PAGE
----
Photo by Thomas A. Meyer/DNR
McCaslin Mountain is a four-mile-long quartzite hill with local relief of more than 200 feet. The hill's shallow soils, numerous rock outcrops, and shaded quartzite cliffs are unusual in this region where most such features are buried under glacial till. Scattered within the hill complex are bedrock glades, balds, perched wetlands, and vernal ponds on the slopes and in the saddles between the rocky knolls.
The site supports a high-quality northern mesic forest of red oak with beech, sugar maple, basswood, aspen, and some white oak. Many of the largest canopy trees occur in ravines, on slopes, or the saddles between the knolls of the ridge complex. Older stands of hardwoods located within the range of beech are scarce in Wisconsin. Southeast of the hill, the area is flatter but rocky with several intermittent streams and poorly drained soils that support stands of hemlock, yellow birch, black ash, and balsam fir.
The composition of the ground layer is varied and diverse. The shrub layer is dominated by beaked hazelnut and maple-leaved viburnum while Pennsylvania sedge, big-leaved aster, and wild sarsaparilla dominated the ground layer. Other plants include meadow-rue, white baneberry, American starflower, rosy twisted-stalk, beech drops, and several species of club moss. McCaslin Mountain is an important habitat for a rare bird that requires large stands of tall trees for nesting.
Other breeding birds include wood thrush, yellow-billed cuckoo, great-crested flycatcher, least flycatcher, yellow-throated vireo, ovenbird, and hermit thrush. McCaslin Mountain is owned by the U.S. Forest Service and was designated a State Natural Area in 1996. This site is also recognized by the Forest Service as an established Research Natural Area.
Very few State Natural Areas have public facilities, but nearly all are open for a variety of recreational activities as indicated below. Generally, there are no picnic areas, restrooms, or other developments. Parking lots or designated parking areas are noted on individual SNA pages and maps. Trails, if present, are typically undesignated footpaths. If a developed trail is present, it will normally be noted on the SNA map. A compass and topographic map or a GPS unit are useful tools for exploring larger, isolated SNAs.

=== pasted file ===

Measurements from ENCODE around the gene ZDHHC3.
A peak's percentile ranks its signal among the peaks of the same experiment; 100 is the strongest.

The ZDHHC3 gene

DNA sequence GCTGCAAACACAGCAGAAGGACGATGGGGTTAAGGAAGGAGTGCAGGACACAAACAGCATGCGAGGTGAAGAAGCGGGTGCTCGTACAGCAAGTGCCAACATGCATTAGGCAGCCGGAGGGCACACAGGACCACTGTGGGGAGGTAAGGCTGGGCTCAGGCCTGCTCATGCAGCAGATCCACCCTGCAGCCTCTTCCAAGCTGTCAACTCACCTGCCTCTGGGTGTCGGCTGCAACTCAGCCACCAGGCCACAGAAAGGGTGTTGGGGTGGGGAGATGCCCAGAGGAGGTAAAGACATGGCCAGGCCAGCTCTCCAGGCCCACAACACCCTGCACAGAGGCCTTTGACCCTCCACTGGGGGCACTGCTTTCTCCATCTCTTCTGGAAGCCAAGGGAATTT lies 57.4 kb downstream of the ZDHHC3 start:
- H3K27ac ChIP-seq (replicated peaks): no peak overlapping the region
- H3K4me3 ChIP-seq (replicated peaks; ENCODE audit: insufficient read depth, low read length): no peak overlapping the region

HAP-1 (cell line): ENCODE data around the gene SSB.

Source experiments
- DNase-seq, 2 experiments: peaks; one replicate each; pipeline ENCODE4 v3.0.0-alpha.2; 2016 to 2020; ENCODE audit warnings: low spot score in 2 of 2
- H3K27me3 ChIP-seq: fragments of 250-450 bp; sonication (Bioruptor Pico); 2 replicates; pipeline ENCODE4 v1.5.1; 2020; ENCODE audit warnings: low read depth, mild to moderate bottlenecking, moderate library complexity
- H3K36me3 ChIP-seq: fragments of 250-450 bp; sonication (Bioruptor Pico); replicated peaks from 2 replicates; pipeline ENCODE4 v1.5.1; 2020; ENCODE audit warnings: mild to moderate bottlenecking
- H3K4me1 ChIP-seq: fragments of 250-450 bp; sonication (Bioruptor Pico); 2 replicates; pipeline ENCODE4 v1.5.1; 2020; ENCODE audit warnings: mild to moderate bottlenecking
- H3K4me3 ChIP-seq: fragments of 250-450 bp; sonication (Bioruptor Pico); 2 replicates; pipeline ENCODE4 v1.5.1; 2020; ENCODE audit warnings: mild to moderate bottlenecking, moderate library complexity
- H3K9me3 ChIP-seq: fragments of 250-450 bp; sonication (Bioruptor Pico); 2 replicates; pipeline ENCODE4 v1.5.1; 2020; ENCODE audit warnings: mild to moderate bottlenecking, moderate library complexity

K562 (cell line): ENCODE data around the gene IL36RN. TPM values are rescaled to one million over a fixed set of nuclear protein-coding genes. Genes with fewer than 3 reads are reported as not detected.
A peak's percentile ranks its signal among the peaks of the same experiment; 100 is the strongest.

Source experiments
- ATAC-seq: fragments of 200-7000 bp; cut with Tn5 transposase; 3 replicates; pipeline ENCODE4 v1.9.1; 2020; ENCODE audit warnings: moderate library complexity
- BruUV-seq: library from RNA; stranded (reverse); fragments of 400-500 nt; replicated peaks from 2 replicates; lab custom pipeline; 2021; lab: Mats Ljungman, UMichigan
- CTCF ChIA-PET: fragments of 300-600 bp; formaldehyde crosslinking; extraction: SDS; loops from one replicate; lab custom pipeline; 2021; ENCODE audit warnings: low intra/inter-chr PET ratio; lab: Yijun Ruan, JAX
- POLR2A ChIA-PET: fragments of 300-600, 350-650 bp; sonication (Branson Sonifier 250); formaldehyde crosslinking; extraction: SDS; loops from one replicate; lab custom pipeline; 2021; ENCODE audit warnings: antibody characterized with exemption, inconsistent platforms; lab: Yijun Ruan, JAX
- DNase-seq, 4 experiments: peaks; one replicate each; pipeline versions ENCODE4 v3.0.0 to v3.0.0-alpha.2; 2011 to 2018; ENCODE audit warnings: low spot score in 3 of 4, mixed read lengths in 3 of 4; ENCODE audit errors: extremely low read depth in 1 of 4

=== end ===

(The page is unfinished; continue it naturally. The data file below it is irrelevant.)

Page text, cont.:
The good majority of SNAs are isolated and have few or no facilities. Some SNAs have vehicle access lanes or parking lots, but their accessibility may vary depending on weather conditions. Parking lots and lanes are not plowed during winter. Hiking trails may be nonexistent or consist of undeveloped footpaths. A GPS unit or compass and a detailed topographic map are useful tools for exploring larger SNAs.
Entrance fees: For non-DNR-owned SNAs, we are unaware of any vehicle or admission fees. However, please contact the landowner for more information.
Hunting and trapping
Other allowable activities such as - but not limited to camping, geocaching, and bicycling are determined by the landowner. Please contact them directly or visit their websites for details.
Within the Chequamegon-Nicolet National Forest, Forest County. T34N-R16E, Sections 35, 36. 408 acres.
From the intersection of State Highway 32 and County Highway C east of Wabeno, go east on C for 9.5 miles, then south on McCaslin Tower Road (FR 2141) 3.3 miles to the southwest corner of the site. Park along the road and walk east into the area.
The DNR's state natural areas program is comprised of lands owned by the state, private conservation organizations, municipalities, other governmental agencies, educational institutions and private individuals. While the majority of SNAs are open to the public, access may vary according to individual ownership policies. Public use restrictions may apply due to public safety, or to protect endangered or threatened species or unique natural features. Lands may be temporarily closed due to specific management activities.
Users are encouraged to contact the landowner for more specific details. The data shown on these maps have been obtained from various sources, and are of varying age, reliability, and resolution. The data may contain errors or omissions and should not be interpreted as a legal representation of legal ownership boundaries. To create your custom map where you can zoom to a specific location, please use the DNR's Mapping Application.
McCaslin Mountain is owned by: US Forest Service